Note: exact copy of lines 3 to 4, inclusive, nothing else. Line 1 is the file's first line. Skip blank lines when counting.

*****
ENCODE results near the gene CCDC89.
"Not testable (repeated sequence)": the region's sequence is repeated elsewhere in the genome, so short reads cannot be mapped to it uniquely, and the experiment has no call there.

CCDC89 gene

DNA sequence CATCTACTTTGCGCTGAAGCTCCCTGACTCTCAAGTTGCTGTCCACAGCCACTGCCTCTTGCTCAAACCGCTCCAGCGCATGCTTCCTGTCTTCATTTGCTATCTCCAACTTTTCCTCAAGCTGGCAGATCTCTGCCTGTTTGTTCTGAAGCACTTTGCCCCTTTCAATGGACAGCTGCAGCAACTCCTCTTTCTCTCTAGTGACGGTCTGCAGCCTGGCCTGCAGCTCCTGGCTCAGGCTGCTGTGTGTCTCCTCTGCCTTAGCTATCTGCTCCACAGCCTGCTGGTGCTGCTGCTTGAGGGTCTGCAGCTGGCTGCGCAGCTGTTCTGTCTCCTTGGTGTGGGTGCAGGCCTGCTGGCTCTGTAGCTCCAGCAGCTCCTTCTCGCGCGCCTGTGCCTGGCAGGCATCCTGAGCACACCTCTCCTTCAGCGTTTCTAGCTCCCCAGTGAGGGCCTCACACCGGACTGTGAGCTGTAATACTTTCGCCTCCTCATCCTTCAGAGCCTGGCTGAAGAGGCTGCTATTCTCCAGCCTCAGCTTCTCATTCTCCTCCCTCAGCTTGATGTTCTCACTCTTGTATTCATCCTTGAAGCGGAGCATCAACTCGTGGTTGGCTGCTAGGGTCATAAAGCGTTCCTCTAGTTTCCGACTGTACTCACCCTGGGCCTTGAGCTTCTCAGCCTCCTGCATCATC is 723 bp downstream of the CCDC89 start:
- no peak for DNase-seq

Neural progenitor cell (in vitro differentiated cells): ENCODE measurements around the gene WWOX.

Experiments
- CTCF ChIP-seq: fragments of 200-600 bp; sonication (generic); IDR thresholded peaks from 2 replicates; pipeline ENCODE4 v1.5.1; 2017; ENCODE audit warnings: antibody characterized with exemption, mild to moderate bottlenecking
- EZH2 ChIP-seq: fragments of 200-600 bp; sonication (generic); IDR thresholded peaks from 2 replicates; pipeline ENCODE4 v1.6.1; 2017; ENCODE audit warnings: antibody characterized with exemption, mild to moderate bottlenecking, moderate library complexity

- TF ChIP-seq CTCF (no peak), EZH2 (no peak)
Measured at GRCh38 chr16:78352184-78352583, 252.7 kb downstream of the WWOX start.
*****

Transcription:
CCDC89 gene

DNA sequence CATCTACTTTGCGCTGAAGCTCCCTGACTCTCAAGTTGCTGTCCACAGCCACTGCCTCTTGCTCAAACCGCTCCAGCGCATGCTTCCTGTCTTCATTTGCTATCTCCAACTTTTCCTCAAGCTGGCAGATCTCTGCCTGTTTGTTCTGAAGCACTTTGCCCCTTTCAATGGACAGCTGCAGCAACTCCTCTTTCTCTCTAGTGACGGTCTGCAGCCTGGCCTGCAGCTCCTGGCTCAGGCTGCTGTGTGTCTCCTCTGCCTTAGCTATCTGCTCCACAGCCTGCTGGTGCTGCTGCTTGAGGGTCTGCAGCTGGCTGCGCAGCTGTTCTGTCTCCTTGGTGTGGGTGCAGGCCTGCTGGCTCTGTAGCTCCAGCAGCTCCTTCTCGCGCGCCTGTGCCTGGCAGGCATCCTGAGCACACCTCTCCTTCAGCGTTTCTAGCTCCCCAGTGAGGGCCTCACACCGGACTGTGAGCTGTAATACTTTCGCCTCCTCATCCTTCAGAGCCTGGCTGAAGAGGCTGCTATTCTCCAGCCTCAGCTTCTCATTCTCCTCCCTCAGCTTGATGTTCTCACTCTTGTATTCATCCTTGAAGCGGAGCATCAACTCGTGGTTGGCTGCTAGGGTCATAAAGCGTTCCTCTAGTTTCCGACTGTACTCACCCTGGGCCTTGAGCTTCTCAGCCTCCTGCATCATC is 723 bp downstream of the CCDC89 start: